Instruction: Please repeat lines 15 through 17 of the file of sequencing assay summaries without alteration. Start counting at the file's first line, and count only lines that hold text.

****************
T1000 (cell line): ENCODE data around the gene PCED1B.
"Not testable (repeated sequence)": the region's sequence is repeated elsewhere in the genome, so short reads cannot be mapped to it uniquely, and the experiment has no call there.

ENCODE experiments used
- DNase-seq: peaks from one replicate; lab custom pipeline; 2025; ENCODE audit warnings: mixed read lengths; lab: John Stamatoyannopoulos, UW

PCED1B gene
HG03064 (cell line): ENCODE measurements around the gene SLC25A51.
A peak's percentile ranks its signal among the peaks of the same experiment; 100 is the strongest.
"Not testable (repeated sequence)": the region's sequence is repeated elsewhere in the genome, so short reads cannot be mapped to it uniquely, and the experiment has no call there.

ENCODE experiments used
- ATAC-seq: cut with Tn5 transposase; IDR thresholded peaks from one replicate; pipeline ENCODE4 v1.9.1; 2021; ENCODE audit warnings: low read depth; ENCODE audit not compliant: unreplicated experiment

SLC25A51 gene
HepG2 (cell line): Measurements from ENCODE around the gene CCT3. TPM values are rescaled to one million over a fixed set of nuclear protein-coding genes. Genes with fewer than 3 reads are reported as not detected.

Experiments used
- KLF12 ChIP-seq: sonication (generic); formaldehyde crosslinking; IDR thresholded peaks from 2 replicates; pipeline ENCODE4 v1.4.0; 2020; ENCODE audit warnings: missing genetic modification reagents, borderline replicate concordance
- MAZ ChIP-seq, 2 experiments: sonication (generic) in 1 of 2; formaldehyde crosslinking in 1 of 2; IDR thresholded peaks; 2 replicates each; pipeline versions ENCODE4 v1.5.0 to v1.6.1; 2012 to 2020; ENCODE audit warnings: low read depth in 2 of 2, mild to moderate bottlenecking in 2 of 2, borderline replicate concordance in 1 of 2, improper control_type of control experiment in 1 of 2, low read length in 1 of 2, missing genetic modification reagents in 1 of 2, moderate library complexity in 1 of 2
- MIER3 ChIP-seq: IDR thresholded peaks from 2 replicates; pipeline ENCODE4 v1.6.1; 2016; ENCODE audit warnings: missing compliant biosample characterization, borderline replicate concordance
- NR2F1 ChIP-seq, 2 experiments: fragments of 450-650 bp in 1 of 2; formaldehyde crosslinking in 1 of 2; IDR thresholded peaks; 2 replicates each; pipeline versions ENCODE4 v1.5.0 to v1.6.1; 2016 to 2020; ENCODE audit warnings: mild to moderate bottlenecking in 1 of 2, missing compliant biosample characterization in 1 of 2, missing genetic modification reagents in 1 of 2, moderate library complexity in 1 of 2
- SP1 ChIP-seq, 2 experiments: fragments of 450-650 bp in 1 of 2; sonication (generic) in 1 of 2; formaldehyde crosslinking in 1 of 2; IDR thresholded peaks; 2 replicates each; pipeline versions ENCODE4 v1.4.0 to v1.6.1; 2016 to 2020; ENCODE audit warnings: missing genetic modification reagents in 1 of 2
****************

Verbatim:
- MAZ ChIP-seq, 2 experiments: sonication (generic) in 1 of 2; formaldehyde crosslinking in 1 of 2; IDR thresholded peaks; 2 replicates each; pipeline versions ENCODE4 v1.5.0 to v1.6.1; 2012 to 2020; ENCODE audit warnings: low read depth in 2 of 2, mild to moderate bottlenecking in 2 of 2, borderline replicate concordance in 1 of 2, improper control_type of control experiment in 1 of 2, low read length in 1 of 2, missing genetic modification reagents in 1 of 2, moderate library complexity in 1 of 2
- MIER3 ChIP-seq: IDR thresholded peaks from 2 replicates; pipeline ENCODE4 v1.6.1; 2016; ENCODE audit warnings: missing compliant biosample characterization, borderline replicate concordance
- NR2F1 ChIP-seq, 2 experiments: fragments of 450-650 bp in 1 of 2; formaldehyde crosslinking in 1 of 2; IDR thresholded peaks; 2 replicates each; pipeline versions ENCODE4 v1.5.0 to v1.6.1; 2016 to 2020; ENCODE audit warnings: mild to moderate bottlenecking in 1 of 2, missing compliant biosample characterization in 1 of 2, missing genetic modification reagents in 1 of 2, moderate library complexity in 1 of 2